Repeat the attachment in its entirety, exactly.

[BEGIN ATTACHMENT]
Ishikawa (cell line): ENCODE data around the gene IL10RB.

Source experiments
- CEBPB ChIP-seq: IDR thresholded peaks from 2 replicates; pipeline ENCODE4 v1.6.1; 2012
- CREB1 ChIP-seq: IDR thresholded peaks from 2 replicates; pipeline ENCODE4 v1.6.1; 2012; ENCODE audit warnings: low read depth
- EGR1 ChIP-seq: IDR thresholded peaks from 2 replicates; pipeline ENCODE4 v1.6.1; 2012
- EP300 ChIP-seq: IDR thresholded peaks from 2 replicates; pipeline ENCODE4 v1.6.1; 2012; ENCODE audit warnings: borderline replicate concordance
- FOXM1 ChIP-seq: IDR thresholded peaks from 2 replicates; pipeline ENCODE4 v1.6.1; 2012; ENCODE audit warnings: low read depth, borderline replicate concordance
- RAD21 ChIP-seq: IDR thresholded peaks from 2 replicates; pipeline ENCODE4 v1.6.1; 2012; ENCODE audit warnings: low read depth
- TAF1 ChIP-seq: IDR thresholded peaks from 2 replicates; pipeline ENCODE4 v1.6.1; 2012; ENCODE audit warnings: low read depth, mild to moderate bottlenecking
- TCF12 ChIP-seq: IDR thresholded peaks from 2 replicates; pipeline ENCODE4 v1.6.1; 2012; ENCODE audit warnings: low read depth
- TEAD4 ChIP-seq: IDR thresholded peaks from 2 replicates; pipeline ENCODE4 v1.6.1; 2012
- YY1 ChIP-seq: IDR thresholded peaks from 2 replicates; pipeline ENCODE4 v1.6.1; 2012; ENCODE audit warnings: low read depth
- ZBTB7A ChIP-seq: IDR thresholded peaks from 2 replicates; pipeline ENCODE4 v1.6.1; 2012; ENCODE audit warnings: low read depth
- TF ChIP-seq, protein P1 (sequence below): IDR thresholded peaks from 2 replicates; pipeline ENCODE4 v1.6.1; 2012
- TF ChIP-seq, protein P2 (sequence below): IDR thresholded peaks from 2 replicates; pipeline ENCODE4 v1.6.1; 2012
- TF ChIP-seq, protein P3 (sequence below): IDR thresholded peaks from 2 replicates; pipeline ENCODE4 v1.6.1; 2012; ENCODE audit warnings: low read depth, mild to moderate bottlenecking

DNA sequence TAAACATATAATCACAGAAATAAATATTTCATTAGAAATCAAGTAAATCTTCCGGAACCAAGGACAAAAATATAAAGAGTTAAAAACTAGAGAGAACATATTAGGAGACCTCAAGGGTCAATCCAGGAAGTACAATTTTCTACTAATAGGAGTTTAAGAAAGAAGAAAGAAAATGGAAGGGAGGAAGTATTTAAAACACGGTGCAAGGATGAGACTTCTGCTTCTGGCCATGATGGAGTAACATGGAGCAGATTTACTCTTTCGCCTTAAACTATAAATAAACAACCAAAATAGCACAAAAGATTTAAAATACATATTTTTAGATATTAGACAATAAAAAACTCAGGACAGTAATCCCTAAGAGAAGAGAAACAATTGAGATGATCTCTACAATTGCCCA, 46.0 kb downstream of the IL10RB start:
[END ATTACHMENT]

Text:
Ishikawa (cell line): ENCODE data around the gene IL10RB.

Source experiments
- CEBPB ChIP-seq: IDR thresholded peaks from 2 replicates; pipeline ENCODE4 v1.6.1; 2012
- CREB1 ChIP-seq: IDR thresholded peaks from 2 replicates; pipeline ENCODE4 v1.6.1; 2012; ENCODE audit warnings: low read depth
- EGR1 ChIP-seq: IDR thresholded peaks from 2 replicates; pipeline ENCODE4 v1.6.1; 2012
- EP300 ChIP-seq: IDR thresholded peaks from 2 replicates; pipeline ENCODE4 v1.6.1; 2012; ENCODE audit warnings: borderline replicate concordance
- FOXM1 ChIP-seq: IDR thresholded peaks from 2 replicates; pipeline ENCODE4 v1.6.1; 2012; ENCODE audit warnings: low read depth, borderline replicate concordance
- RAD21 ChIP-seq: IDR thresholded peaks from 2 replicates; pipeline ENCODE4 v1.6.1; 2012; ENCODE audit warnings: low read depth
- TAF1 ChIP-seq: IDR thresholded peaks from 2 replicates; pipeline ENCODE4 v1.6.1; 2012; ENCODE audit warnings: low read depth, mild to moderate bottlenecking
- TCF12 ChIP-seq: IDR thresholded peaks from 2 replicates; pipeline ENCODE4 v1.6.1; 2012; ENCODE audit warnings: low read depth
- TEAD4 ChIP-seq: IDR thresholded peaks from 2 replicates; pipeline ENCODE4 v1.6.1; 2012
- YY1 ChIP-seq: IDR thresholded peaks from 2 replicates; pipeline ENCODE4 v1.6.1; 2012; ENCODE audit warnings: low read depth
- ZBTB7A ChIP-seq: IDR thresholded peaks from 2 replicates; pipeline ENCODE4 v1.6.1; 2012; ENCODE audit warnings: low read depth
- TF ChIP-seq, protein P1 (sequence below): IDR thresholded peaks from 2 replicates; pipeline ENCODE4 v1.6.1; 2012
- TF ChIP-seq, protein P2 (sequence below): IDR thresholded peaks from 2 replicates; pipeline ENCODE4 v1.6.1; 2012
- TF ChIP-seq, protein P3 (sequence below): IDR thresholded peaks from 2 replicates; pipeline ENCODE4 v1.6.1; 2012; ENCODE audit warnings: low read depth, mild to moderate bottlenecking

DNA sequence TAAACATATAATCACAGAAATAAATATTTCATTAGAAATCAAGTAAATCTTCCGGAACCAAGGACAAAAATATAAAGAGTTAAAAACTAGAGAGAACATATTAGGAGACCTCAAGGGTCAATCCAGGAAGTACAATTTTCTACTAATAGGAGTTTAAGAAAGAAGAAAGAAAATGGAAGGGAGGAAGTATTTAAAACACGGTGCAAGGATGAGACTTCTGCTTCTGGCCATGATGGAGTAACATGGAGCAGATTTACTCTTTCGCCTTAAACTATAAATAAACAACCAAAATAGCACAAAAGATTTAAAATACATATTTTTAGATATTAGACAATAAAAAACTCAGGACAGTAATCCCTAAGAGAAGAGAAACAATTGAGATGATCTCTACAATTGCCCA, 46.0 kb downstream of the IL10RB start: